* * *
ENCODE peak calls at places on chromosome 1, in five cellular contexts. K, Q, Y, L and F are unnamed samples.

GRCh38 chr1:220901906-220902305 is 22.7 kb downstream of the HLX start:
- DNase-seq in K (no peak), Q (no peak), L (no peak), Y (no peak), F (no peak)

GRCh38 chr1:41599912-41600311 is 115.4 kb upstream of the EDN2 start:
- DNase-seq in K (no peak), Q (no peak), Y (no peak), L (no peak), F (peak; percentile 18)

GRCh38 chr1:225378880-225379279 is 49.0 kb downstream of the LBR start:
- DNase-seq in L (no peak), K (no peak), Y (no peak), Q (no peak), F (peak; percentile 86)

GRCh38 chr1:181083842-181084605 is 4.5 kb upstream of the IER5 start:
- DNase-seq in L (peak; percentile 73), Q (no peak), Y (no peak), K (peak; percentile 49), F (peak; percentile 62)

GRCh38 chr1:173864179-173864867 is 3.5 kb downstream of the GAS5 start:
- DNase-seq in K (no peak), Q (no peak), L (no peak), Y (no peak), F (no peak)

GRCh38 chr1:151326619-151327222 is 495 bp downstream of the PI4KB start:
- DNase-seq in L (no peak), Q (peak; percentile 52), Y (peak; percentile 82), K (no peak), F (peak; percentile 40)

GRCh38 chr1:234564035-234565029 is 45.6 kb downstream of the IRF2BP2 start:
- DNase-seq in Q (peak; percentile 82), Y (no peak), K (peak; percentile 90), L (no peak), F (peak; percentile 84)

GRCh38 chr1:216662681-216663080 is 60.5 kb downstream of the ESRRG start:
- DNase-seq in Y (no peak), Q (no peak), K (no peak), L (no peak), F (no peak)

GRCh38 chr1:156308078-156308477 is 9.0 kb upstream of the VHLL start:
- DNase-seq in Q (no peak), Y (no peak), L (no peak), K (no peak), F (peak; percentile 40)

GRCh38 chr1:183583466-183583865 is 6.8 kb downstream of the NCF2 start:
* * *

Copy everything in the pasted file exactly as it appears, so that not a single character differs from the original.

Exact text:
ENCODE peak calls at places on chromosome 1, in five cellular contexts. K, Q, Y, L and F are unnamed samples.

GRCh38 chr1:220901906-220902305 is 22.7 kb downstream of the HLX start:
- DNase-seq in K (no peak), Q (no peak), L (no peak), Y (no peak), F (no peak)

GRCh38 chr1:41599912-41600311 is 115.4 kb upstream of the EDN2 start:
- DNase-seq in K (no peak), Q (no peak), Y (no peak), L (no peak), F (peak; percentile 18)

GRCh38 chr1:225378880-225379279 is 49.0 kb downstream of the LBR start:
- DNase-seq in L (no peak), K (no peak), Y (no peak), Q (no peak), F (peak; percentile 86)

GRCh38 chr1:181083842-181084605 is 4.5 kb upstream of the IER5 start:
- DNase-seq in L (peak; percentile 73), Q (no peak), Y (no peak), K (peak; percentile 49), F (peak; percentile 62)

GRCh38 chr1:173864179-173864867 is 3.5 kb downstream of the GAS5 start:
- DNase-seq in K (no peak), Q (no peak), L (no peak), Y (no peak), F (no peak)

GRCh38 chr1:151326619-151327222 is 495 bp downstream of the PI4KB start:
- DNase-seq in L (no peak), Q (peak; percentile 52), Y (peak; percentile 82), K (no peak), F (peak; percentile 40)

GRCh38 chr1:234564035-234565029 is 45.6 kb downstream of the IRF2BP2 start:
- DNase-seq in Q (peak; percentile 82), Y (no peak), K (peak; percentile 90), L (no peak), F (peak; percentile 84)

GRCh38 chr1:216662681-216663080 is 60.5 kb downstream of the ESRRG start:
- DNase-seq in Y (no peak), Q (no peak), K (no peak), L (no peak), F (no peak)

GRCh38 chr1:156308078-156308477 is 9.0 kb upstream of the VHLL start:
- DNase-seq in Q (no peak), Y (no peak), L (no peak), K (no peak), F (peak; percentile 40)

GRCh38 chr1:183583466-183583865 is 6.8 kb downstream of the NCF2 start: